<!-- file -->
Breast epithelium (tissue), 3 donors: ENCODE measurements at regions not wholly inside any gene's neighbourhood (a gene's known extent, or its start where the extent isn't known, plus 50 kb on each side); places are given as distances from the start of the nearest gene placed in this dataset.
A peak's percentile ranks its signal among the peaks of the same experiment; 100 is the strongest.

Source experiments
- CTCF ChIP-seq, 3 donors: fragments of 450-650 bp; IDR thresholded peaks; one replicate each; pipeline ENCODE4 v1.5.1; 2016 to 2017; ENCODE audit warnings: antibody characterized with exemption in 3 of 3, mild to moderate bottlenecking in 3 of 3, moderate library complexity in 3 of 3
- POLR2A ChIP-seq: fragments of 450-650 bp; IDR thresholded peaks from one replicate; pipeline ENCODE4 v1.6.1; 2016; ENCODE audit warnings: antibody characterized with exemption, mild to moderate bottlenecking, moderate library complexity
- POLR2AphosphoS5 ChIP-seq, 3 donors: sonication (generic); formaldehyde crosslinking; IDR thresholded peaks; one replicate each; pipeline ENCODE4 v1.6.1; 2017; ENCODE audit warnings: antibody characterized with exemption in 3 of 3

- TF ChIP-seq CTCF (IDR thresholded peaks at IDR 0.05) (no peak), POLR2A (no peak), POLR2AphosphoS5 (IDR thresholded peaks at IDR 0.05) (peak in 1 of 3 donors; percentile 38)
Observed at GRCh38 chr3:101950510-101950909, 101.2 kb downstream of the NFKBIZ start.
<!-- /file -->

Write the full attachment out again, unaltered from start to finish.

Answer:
Breast epithelium (tissue), 3 donors: ENCODE measurements at regions not wholly inside any gene's neighbourhood (a gene's known extent, or its start where the extent isn't known, plus 50 kb on each side); places are given as distances from the start of the nearest gene placed in this dataset.
A peak's percentile ranks its signal among the peaks of the same experiment; 100 is the strongest.

Source experiments
- CTCF ChIP-seq, 3 donors: fragments of 450-650 bp; IDR thresholded peaks; one replicate each; pipeline ENCODE4 v1.5.1; 2016 to 2017; ENCODE audit warnings: antibody characterized with exemption in 3 of 3, mild to moderate bottlenecking in 3 of 3, moderate library complexity in 3 of 3
- POLR2A ChIP-seq: fragments of 450-650 bp; IDR thresholded peaks from one replicate; pipeline ENCODE4 v1.6.1; 2016; ENCODE audit warnings: antibody characterized with exemption, mild to moderate bottlenecking, moderate library complexity
- POLR2AphosphoS5 ChIP-seq, 3 donors: sonication (generic); formaldehyde crosslinking; IDR thresholded peaks; one replicate each; pipeline ENCODE4 v1.6.1; 2017; ENCODE audit warnings: antibody characterized with exemption in 3 of 3

- TF ChIP-seq CTCF (IDR thresholded peaks at IDR 0.05) (no peak), POLR2A (no peak), POLR2AphosphoS5 (IDR thresholded peaks at IDR 0.05) (peak in 1 of 3 donors; percentile 38)
Observed at GRCh38 chr3:101950510-101950909, 101.2 kb downstream of the NFKBIZ start.